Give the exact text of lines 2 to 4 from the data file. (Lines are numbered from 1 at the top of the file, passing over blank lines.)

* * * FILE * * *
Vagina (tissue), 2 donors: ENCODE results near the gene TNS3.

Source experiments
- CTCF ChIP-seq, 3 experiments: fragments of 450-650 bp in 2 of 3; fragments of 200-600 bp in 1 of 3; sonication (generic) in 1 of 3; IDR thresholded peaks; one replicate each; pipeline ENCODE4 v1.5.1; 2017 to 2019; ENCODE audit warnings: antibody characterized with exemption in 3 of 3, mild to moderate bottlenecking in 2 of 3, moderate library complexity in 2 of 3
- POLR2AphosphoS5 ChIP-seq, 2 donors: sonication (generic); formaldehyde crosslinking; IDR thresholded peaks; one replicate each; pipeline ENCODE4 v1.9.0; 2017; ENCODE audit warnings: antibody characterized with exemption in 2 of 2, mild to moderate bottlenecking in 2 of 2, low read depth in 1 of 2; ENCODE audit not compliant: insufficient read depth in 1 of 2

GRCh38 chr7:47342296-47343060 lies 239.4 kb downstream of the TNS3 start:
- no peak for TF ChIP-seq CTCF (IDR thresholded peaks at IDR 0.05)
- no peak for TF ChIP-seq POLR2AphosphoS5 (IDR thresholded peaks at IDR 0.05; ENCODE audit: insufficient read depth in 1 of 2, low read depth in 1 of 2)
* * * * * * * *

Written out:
Source experiments
- CTCF ChIP-seq, 3 experiments: fragments of 450-650 bp in 2 of 3; fragments of 200-600 bp in 1 of 3; sonication (generic) in 1 of 3; IDR thresholded peaks; one replicate each; pipeline ENCODE4 v1.5.1; 2017 to 2019; ENCODE audit warnings: antibody characterized with exemption in 3 of 3, mild to moderate bottlenecking in 2 of 3, moderate library complexity in 2 of 3
- POLR2AphosphoS5 ChIP-seq, 2 donors: sonication (generic); formaldehyde crosslinking; IDR thresholded peaks; one replicate each; pipeline ENCODE4 v1.9.0; 2017; ENCODE audit warnings: antibody characterized with exemption in 2 of 2, mild to moderate bottlenecking in 2 of 2, low read depth in 1 of 2; ENCODE audit not compliant: insufficient read depth in 1 of 2